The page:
While the crust is chilling, make the curd. Whisk the eggs, egg yolks, sugar and lemon juice together in a heavy-bottomed saucepan. Cook over medium heat, stirring continuously, alternating between a whisk and rubber spatula until the lemon curd has thickened to the consistency of pastry cream and coats the back of the spatula.

Remove the  lemon curd from the heat. Add the butter an little at a time, stirring to incorporate completely.

Let the curd cool about 8 minutes and then strain it through a sieve into the prepared tart shell.  Chill the tart in the refrigerator.  (Since the tart filling is not baked, make sure it is completely chilled for a few hours before serving. It will not be as firm as a baked tart filling.)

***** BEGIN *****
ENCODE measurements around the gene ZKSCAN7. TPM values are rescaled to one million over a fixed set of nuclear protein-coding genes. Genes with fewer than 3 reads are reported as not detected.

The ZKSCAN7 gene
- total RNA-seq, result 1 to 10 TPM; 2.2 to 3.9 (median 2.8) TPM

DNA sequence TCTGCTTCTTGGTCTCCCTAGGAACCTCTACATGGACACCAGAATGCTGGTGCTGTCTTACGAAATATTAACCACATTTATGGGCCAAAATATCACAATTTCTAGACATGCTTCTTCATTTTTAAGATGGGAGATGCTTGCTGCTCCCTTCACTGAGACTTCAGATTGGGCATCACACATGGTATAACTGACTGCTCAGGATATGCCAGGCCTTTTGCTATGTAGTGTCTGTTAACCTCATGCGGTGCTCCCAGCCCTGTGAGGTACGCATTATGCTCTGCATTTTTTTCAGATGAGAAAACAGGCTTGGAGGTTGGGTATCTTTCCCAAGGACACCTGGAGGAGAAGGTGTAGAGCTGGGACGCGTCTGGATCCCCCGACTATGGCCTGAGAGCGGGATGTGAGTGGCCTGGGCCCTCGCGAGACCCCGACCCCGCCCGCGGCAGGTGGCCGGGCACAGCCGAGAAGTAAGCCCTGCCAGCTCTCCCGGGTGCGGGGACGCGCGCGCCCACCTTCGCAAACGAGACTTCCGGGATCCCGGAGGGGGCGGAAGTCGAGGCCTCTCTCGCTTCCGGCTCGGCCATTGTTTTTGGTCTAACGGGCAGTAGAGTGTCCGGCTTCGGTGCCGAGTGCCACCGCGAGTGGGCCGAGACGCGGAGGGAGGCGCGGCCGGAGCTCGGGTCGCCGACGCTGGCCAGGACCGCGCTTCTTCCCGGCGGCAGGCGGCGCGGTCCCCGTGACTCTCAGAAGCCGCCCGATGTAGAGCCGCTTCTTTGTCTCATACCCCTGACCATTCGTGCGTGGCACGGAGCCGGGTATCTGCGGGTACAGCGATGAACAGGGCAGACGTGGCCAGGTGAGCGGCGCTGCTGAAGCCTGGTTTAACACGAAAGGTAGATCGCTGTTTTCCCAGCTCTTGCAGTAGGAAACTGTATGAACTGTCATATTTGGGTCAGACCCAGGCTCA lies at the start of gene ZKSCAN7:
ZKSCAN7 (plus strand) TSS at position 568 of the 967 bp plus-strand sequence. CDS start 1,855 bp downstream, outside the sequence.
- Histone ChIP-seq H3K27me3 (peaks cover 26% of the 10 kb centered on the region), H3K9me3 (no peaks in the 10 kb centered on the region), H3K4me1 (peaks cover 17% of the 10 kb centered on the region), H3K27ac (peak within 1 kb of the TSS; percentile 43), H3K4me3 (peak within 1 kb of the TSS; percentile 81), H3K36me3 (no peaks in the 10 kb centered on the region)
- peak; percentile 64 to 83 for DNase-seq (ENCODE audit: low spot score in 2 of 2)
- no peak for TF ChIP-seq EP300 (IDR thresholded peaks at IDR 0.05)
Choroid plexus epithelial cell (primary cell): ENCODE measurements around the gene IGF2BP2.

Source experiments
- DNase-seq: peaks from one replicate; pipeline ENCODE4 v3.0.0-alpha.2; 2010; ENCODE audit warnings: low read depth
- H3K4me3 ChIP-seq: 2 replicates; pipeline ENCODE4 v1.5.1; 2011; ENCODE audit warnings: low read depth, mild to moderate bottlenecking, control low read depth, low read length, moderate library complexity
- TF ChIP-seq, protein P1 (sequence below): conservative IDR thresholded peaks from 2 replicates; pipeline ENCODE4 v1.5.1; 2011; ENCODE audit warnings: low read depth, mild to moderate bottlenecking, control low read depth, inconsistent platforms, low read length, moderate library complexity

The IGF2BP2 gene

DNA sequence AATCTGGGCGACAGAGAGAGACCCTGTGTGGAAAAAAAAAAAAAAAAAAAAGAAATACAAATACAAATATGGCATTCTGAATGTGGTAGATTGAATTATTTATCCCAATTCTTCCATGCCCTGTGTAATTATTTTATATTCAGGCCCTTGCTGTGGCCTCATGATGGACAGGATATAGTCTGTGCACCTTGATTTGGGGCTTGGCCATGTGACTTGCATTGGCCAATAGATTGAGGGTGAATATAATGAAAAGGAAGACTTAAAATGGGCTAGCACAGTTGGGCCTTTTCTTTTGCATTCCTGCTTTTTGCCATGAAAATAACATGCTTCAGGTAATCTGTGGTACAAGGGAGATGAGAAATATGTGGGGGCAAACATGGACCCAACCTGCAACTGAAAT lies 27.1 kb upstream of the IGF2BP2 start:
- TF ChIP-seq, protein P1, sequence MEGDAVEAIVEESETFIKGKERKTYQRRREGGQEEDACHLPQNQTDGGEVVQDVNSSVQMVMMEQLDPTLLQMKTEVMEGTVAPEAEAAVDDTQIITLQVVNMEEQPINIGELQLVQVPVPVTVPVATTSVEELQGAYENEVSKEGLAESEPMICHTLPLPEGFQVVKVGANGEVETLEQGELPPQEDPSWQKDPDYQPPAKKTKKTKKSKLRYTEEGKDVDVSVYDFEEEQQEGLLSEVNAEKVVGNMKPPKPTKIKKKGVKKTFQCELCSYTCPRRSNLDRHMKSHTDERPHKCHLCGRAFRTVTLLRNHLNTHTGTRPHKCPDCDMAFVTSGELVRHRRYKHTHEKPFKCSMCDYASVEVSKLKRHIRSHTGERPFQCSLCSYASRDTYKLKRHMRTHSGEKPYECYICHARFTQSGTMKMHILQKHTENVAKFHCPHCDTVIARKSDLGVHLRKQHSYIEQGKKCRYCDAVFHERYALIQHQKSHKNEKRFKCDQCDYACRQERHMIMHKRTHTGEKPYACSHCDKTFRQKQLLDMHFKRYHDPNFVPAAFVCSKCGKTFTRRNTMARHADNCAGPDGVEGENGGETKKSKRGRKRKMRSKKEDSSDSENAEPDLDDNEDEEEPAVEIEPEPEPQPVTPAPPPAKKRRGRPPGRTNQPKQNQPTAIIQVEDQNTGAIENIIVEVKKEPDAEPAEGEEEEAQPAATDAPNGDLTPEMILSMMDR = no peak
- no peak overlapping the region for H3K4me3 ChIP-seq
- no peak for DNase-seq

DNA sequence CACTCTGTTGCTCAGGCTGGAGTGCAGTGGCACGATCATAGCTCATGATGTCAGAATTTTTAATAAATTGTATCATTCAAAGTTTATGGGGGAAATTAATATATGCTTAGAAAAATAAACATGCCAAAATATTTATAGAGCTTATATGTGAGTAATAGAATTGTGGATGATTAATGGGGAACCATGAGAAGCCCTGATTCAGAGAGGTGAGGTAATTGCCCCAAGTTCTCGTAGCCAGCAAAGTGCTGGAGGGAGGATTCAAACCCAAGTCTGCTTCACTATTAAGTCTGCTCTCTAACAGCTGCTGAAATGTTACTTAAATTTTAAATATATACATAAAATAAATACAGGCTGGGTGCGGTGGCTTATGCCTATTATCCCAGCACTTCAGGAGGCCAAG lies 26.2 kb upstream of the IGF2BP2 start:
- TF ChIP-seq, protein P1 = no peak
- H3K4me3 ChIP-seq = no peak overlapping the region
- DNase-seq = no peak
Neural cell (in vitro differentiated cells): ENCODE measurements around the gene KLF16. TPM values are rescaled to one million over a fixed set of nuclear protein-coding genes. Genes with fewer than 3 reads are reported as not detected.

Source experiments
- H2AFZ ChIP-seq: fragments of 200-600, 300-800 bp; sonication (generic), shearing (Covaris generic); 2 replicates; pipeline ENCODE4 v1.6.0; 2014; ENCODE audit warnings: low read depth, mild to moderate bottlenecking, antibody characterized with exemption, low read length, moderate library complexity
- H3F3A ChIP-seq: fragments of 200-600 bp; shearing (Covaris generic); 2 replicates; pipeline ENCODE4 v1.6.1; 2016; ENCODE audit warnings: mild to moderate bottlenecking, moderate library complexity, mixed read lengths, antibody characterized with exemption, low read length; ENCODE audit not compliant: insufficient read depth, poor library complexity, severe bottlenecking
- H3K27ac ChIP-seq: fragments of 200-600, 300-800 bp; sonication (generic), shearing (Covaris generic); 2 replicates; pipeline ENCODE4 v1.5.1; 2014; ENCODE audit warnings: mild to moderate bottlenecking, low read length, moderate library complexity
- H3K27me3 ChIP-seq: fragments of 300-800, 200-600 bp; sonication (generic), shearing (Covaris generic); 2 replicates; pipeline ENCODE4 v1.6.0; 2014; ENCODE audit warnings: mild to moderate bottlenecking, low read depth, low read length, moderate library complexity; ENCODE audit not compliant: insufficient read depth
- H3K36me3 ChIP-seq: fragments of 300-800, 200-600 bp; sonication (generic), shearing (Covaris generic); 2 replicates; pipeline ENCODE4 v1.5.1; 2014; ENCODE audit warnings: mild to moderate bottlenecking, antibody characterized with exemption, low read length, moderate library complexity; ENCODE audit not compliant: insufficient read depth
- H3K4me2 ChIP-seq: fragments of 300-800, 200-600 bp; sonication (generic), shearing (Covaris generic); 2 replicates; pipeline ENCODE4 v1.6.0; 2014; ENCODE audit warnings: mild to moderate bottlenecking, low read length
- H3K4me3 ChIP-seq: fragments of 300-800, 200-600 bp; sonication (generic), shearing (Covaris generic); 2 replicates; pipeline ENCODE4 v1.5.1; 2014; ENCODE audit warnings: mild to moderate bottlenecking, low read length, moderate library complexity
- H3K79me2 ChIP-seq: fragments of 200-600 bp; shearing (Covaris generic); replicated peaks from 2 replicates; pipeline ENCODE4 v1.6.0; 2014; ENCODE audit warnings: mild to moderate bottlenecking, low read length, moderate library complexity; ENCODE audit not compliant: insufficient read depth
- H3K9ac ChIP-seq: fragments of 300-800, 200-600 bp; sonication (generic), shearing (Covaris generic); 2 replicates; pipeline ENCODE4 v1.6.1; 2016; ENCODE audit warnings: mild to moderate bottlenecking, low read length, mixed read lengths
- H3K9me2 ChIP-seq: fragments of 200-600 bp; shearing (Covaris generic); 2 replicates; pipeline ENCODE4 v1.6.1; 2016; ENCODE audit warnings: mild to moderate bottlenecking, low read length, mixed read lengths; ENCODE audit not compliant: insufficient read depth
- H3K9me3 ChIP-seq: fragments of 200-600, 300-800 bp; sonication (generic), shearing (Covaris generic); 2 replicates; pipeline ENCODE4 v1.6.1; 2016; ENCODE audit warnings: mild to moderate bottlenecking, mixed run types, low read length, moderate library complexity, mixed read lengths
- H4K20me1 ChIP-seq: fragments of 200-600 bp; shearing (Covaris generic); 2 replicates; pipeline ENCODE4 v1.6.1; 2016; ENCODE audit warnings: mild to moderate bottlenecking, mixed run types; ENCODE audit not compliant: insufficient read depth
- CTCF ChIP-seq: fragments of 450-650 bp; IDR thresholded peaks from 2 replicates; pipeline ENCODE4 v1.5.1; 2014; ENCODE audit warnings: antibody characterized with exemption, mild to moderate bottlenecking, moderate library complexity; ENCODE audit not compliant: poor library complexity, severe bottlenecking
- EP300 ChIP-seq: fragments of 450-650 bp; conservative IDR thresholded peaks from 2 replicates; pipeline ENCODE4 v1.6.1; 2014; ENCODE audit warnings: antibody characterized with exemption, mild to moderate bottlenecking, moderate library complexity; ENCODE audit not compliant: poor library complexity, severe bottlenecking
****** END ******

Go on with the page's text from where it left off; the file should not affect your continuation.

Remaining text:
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Reader Comments (29)

Oh my.......these tasty lemons are a big favorite in the household.. Lemon tarts are high on the list for desserts. Now you have offered an interesting change. Can't wait to try this recipe........thanks!!

March 12, 2013 | Unregistered CommenterBarb

OMG! This looks A-M-A-Z-I-N-G!!! I can't wait to try it!!

March 12, 2013 | Unregistered Commenterdonna

I say yes to this because when I was in Italy our favorite gelato was lemon with chocolate running through it. We only saw it in Venice and looked everywhere for it. The combination was incredible.

March 12, 2013 | Unregistered Commenterangela@spinachtiger

I can't wait to try this and I'm already dreaming of orange and chocolate, and raspberry and chocolate versions.

March 12, 2013 | Unregistered CommenterLainie Rullo